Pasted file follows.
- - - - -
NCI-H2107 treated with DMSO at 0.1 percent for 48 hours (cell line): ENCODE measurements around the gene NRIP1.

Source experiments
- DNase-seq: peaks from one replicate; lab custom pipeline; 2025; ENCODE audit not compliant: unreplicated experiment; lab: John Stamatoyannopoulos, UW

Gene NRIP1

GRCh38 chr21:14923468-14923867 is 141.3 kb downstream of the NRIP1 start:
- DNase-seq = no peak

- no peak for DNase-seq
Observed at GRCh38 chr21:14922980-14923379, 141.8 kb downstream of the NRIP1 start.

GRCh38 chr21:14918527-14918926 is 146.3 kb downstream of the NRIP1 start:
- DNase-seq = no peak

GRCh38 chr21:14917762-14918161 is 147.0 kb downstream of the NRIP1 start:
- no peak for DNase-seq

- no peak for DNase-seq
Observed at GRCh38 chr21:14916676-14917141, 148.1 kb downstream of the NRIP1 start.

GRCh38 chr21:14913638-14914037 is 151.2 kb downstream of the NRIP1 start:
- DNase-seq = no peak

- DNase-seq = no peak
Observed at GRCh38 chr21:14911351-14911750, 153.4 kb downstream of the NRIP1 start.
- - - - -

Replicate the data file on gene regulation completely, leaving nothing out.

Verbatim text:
NCI-H2107 treated with DMSO at 0.1 percent for 48 hours (cell line): ENCODE measurements around the gene NRIP1.

Source experiments
- DNase-seq: peaks from one replicate; lab custom pipeline; 2025; ENCODE audit not compliant: unreplicated experiment; lab: John Stamatoyannopoulos, UW

Gene NRIP1

GRCh38 chr21:14923468-14923867 is 141.3 kb downstream of the NRIP1 start:
- DNase-seq = no peak

- no peak for DNase-seq
Observed at GRCh38 chr21:14922980-14923379, 141.8 kb downstream of the NRIP1 start.

GRCh38 chr21:14918527-14918926 is 146.3 kb downstream of the NRIP1 start:
- DNase-seq = no peak

GRCh38 chr21:14917762-14918161 is 147.0 kb downstream of the NRIP1 start:
- no peak for DNase-seq

- no peak for DNase-seq
Observed at GRCh38 chr21:14916676-14917141, 148.1 kb downstream of the NRIP1 start.

GRCh38 chr21:14913638-14914037 is 151.2 kb downstream of the NRIP1 start:
- DNase-seq = no peak

- DNase-seq = no peak
Observed at GRCh38 chr21:14911351-14911750, 153.4 kb downstream of the NRIP1 start.